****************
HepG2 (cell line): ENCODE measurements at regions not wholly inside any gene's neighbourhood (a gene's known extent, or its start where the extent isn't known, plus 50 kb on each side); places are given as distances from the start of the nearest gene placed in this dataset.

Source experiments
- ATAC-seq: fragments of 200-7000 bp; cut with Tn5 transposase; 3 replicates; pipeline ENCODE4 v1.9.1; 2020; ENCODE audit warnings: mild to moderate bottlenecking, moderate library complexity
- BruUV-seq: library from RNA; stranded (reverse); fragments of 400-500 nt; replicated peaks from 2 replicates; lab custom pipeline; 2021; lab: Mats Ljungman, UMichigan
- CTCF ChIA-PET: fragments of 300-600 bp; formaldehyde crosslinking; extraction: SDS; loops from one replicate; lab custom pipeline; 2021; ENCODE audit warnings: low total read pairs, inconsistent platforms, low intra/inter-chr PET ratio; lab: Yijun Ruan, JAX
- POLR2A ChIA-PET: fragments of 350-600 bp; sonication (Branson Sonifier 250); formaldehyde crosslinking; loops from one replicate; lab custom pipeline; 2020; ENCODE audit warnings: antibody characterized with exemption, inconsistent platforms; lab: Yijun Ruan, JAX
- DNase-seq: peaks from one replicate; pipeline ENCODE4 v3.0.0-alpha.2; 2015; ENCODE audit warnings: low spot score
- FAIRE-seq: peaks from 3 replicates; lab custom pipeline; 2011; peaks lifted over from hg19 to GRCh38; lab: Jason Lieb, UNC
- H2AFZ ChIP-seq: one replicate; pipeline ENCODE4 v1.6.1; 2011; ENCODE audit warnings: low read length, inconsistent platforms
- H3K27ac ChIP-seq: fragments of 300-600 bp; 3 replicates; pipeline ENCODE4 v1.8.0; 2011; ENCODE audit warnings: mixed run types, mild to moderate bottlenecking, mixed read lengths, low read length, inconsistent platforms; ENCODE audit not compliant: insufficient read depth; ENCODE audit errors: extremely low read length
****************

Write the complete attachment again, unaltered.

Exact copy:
HepG2 (cell line): ENCODE measurements at regions not wholly inside any gene's neighbourhood (a gene's known extent, or its start where the extent isn't known, plus 50 kb on each side); places are given as distances from the start of the nearest gene placed in this dataset.

Source experiments
- ATAC-seq: fragments of 200-7000 bp; cut with Tn5 transposase; 3 replicates; pipeline ENCODE4 v1.9.1; 2020; ENCODE audit warnings: mild to moderate bottlenecking, moderate library complexity
- BruUV-seq: library from RNA; stranded (reverse); fragments of 400-500 nt; replicated peaks from 2 replicates; lab custom pipeline; 2021; lab: Mats Ljungman, UMichigan
- CTCF ChIA-PET: fragments of 300-600 bp; formaldehyde crosslinking; extraction: SDS; loops from one replicate; lab custom pipeline; 2021; ENCODE audit warnings: low total read pairs, inconsistent platforms, low intra/inter-chr PET ratio; lab: Yijun Ruan, JAX
- POLR2A ChIA-PET: fragments of 350-600 bp; sonication (Branson Sonifier 250); formaldehyde crosslinking; loops from one replicate; lab custom pipeline; 2020; ENCODE audit warnings: antibody characterized with exemption, inconsistent platforms; lab: Yijun Ruan, JAX
- DNase-seq: peaks from one replicate; pipeline ENCODE4 v3.0.0-alpha.2; 2015; ENCODE audit warnings: low spot score
- FAIRE-seq: peaks from 3 replicates; lab custom pipeline; 2011; peaks lifted over from hg19 to GRCh38; lab: Jason Lieb, UNC
- H2AFZ ChIP-seq: one replicate; pipeline ENCODE4 v1.6.1; 2011; ENCODE audit warnings: low read length, inconsistent platforms
- H3K27ac ChIP-seq: fragments of 300-600 bp; 3 replicates; pipeline ENCODE4 v1.8.0; 2011; ENCODE audit warnings: mixed run types, mild to moderate bottlenecking, mixed read lengths, low read length, inconsistent platforms; ENCODE audit not compliant: insufficient read depth; ENCODE audit errors: extremely low read length